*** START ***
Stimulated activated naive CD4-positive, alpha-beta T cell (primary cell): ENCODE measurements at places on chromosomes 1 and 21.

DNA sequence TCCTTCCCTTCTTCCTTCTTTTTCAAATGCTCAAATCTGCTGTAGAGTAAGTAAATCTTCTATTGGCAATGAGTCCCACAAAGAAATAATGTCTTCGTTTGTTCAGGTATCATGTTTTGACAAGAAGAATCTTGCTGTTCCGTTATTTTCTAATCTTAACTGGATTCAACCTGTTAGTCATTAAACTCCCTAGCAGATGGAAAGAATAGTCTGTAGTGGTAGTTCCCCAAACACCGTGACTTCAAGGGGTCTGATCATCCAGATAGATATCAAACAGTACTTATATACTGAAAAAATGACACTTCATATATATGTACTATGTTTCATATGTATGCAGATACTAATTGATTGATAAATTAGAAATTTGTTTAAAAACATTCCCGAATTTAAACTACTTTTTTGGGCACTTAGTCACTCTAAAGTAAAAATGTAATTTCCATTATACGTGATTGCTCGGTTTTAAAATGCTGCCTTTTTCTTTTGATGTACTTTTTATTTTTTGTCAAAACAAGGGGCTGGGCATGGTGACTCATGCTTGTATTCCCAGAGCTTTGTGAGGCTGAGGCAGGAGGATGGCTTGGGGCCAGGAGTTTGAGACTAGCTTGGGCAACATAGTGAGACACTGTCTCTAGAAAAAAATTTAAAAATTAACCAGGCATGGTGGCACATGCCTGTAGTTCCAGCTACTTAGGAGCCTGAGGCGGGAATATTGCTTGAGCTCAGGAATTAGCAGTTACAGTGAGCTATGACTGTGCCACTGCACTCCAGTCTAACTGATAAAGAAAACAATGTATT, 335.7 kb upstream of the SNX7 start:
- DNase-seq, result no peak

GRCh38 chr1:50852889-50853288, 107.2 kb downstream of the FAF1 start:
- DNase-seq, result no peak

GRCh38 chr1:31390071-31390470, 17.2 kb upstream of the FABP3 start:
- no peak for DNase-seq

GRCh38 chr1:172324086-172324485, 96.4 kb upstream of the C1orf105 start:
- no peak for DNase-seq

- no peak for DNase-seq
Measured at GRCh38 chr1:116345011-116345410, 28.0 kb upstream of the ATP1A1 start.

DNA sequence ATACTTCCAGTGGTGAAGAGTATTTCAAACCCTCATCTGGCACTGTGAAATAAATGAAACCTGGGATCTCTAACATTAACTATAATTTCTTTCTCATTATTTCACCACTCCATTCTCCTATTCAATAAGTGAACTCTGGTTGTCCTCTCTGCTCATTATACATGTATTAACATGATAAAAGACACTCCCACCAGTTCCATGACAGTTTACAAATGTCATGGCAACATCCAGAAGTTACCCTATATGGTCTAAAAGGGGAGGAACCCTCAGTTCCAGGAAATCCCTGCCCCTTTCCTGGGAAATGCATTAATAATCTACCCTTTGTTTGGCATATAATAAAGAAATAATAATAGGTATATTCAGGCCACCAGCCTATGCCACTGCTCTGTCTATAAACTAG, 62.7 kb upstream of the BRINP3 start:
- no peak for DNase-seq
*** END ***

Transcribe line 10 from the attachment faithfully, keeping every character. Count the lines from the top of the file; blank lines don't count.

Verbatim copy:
- no peak for DNase-seq